Viticulture is a worldwide agricultural sector with a relevant economic importance, especially in regions where the climate and environmental conditions meet requirements for the production of high quality wines. The impact of climate change combined with the increased frequency of extreme events predicted for the next future has already shown its potential detrimental effects on viticulture suitability, but few studies currently explored the effect of long-term climate change and extreme events by considering the inter-varietal variability of grapevine. In this study, the combined effect of mean climate change and extreme events (frost events at bud break and suboptimal temperatures for fruit-set) under future scenarios (RCP 4.5 and 8.5 for two time slices 2036-2065 and 2066-2095, respectively) was evaluated considering four grapevine varieties with very early, early, middle-early and late phenological cycles. The UniChill model calibrated for these varieties was applied in Europe to assess phenological dynamics (budbreak and flowering) using the outputs of a statistical downscaling procedure. Frost impact around budbreak stage as well as the impact of suboptimal temperature around flowering was estimated under present and future scenarios. The results showed a general earlier occurrence of budbreak and flowering stages with a particular relevance on northeastern Europe. The effect of warmer temperatures had a greater effect on late compared to very early and early varieties in western regions. The frequency of frost events at budbreak (T-min < 0 degrees C) showed wide variability across Europe, with a strong decrease in western regions (e.g. Spain and UK) and an increase in central Europe (e.g. Germany) for future scenarios. The decrease in the frequency of frost events was especially evident for very early and early varieties. The impact of suboptimal temperatures at flowering evidenced a significant variability across a latitudinal gradient while this effect did not show significant results when comparing cultivars and scenarios. The results of these studies highlighted that in a warmer climate frost events rather than stress at flowering will reshape the distribution of grapevine varieties in Europe.

Late spring frost impacts on future grapevine distribution in Europe / Leolini, L.*; Moriondo, M.; Fila, G.; Costafreda-Aumedes, S.; Ferrise, R.; Bindi, M.. - In: FIELD CROPS RESEARCH. - ISSN 0378-4290. - STAMPA. - 222:(2018), pp. 197-208. [10.1016/j.fcr.2017.11.018]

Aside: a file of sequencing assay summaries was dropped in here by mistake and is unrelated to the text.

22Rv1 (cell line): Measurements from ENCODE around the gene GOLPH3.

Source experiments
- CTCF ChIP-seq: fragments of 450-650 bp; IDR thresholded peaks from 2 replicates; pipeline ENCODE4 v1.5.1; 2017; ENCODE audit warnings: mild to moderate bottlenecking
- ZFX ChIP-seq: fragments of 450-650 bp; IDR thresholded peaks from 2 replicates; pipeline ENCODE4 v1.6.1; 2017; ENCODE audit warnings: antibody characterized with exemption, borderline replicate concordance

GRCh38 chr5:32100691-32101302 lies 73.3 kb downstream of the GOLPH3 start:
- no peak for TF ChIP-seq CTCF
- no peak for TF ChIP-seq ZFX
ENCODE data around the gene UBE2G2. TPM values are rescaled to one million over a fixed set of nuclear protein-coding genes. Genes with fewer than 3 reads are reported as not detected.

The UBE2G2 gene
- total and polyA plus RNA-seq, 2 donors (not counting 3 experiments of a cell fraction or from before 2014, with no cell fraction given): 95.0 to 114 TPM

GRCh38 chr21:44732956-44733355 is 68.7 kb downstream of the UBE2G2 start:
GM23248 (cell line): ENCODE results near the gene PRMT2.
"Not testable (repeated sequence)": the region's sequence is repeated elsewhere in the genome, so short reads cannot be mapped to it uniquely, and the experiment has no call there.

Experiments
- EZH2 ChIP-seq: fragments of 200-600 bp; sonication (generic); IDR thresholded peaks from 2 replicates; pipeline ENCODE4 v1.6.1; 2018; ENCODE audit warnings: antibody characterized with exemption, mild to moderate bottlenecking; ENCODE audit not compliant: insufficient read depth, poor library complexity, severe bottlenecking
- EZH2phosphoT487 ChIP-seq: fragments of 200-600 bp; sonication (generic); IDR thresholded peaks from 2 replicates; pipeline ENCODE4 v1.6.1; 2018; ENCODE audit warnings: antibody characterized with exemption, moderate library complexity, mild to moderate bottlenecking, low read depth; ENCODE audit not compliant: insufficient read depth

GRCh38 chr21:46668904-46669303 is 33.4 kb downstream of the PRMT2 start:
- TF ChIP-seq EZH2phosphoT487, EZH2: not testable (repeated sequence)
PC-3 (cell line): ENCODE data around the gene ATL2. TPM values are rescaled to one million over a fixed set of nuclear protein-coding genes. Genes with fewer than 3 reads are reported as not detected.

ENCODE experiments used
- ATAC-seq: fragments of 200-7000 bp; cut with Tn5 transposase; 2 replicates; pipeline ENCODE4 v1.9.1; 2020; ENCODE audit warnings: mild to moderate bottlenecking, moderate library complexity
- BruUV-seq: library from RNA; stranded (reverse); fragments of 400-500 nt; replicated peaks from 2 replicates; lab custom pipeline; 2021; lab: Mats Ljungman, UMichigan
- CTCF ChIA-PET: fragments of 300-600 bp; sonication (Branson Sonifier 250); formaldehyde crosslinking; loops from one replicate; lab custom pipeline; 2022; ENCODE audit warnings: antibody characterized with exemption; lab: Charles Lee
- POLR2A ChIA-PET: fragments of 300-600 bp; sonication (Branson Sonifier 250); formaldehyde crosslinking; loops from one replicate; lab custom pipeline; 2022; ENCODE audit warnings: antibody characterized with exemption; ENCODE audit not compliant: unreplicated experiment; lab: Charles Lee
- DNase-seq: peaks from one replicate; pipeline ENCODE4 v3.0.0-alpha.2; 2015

Late spring frost impacts on future grapevine distribution in Europe

Leolini, L.
;
Costafreda-Aumedes, S.
Membro del Collaboration Group
;
Ferrise, R.
Membro del Collaboration Group
;
Bindi, M.
Membro del Collaboration Group
2018

Abstract

Viticulture is a worldwide agricultural sector with a relevant economic importance, especially in regions where the climate and environmental conditions meet requirements for the production of high quality wines. The impact of climate change combined with the increased frequency of extreme events predicted for the next future has already shown its potential detrimental effects on viticulture suitability, but few studies currently explored the effect of long-term climate change and extreme events by considering the inter-varietal variability of grapevine. In this study, the combined effect of mean climate change and extreme events (frost events at bud break and suboptimal temperatures for fruit-set) under future scenarios (RCP 4.5 and 8.5 for two time slices 2036-2065 and 2066-2095, respectively) was evaluated considering four grapevine varieties with very early, early, middle-early and late phenological cycles. The UniChill model calibrated for these varieties was applied in Europe to assess phenological dynamics (budbreak and flowering) using the outputs of a statistical downscaling procedure. Frost impact around budbreak stage as well as the impact of suboptimal temperature around flowering was estimated under present and future scenarios. The results showed a general earlier occurrence of budbreak and flowering stages with a particular relevance on northeastern Europe. The effect of warmer temperatures had a greater effect on late compared to very early and early varieties in western regions. The frequency of frost events at budbreak (T-min < 0 degrees C) showed wide variability across Europe, with a strong decrease in western regions (e.g. Spain and UK) and an increase in central Europe (e.g. Germany) for future scenarios. The decrease in the frequency of frost events was especially evident for very early and early varieties. The impact of suboptimal temperatures at flowering evidenced a significant variability across a latitudinal gradient while this effect did not show significant results when comparing cultivars and scenarios. The results of these studies highlighted that in a warmer climate frost events rather than stress at flowering will reshape the distribution of grapevine varieties in Europe.
2018
222
197
208
Leolini, L.*; Moriondo, M.; Fila, G.; Costafreda-Aumedes, S.; Ferrise, R.; Bindi, M.
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Utilizza questo identificatore per citare o creare un link a questa risorsa: https://hdl.handle.net/2158/1131274
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